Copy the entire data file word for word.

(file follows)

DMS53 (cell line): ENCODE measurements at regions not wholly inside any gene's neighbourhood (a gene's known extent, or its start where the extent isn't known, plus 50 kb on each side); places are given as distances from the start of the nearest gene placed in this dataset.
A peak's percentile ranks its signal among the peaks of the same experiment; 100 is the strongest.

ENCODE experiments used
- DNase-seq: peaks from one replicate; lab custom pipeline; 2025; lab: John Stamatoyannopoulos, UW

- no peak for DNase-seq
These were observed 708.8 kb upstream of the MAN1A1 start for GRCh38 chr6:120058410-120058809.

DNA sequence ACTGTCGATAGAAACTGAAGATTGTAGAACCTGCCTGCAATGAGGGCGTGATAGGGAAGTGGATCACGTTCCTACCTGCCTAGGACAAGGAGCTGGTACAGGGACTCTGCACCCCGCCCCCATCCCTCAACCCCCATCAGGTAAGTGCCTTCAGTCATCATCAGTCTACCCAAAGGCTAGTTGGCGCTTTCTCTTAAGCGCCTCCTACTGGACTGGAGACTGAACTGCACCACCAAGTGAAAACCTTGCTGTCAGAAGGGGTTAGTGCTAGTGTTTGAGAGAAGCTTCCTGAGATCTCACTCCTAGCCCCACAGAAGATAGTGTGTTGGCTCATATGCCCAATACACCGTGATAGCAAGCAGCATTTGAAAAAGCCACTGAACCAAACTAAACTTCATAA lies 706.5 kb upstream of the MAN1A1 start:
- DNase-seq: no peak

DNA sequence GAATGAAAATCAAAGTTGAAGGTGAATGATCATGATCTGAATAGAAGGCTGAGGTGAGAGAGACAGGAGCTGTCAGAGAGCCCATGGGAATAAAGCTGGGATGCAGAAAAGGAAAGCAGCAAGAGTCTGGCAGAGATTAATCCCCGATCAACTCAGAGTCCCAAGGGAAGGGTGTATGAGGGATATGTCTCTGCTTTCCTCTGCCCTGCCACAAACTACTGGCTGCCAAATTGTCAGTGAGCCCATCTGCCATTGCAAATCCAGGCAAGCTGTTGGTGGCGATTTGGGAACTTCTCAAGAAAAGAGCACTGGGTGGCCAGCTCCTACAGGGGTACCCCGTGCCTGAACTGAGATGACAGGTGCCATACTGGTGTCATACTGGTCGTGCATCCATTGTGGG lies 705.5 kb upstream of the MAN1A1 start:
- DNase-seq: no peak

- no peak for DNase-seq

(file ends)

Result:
DMS53 (cell line): ENCODE measurements at regions not wholly inside any gene's neighbourhood (a gene's known extent, or its start where the extent isn't known, plus 50 kb on each side); places are given as distances from the start of the nearest gene placed in this dataset.
A peak's percentile ranks its signal among the peaks of the same experiment; 100 is the strongest.

ENCODE experiments used
- DNase-seq: peaks from one replicate; lab custom pipeline; 2025; lab: John Stamatoyannopoulos, UW

- no peak for DNase-seq
These were observed 708.8 kb upstream of the MAN1A1 start for GRCh38 chr6:120058410-120058809.

DNA sequence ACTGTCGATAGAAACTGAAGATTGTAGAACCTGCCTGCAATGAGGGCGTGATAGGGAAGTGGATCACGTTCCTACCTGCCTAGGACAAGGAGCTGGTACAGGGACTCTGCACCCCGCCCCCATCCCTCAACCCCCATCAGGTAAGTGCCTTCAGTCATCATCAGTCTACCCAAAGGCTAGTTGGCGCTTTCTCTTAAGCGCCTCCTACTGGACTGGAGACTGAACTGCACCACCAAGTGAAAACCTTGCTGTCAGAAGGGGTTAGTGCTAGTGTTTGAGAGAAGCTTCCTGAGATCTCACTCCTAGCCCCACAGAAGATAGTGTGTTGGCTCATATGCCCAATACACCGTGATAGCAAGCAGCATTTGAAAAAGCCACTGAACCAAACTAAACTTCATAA lies 706.5 kb upstream of the MAN1A1 start:
- DNase-seq: no peak

DNA sequence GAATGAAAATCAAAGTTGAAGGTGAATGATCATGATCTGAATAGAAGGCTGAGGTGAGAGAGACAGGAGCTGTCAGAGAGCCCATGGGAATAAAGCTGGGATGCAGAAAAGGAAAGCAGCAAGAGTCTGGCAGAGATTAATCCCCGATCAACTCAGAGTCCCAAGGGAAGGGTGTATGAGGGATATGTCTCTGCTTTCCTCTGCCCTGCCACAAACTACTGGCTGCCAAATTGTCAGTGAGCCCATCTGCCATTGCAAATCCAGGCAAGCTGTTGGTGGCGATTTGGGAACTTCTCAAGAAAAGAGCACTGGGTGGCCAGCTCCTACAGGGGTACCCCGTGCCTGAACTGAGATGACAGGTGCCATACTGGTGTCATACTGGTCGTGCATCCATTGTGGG lies 705.5 kb upstream of the MAN1A1 start:
- DNase-seq: no peak

- no peak for DNase-seq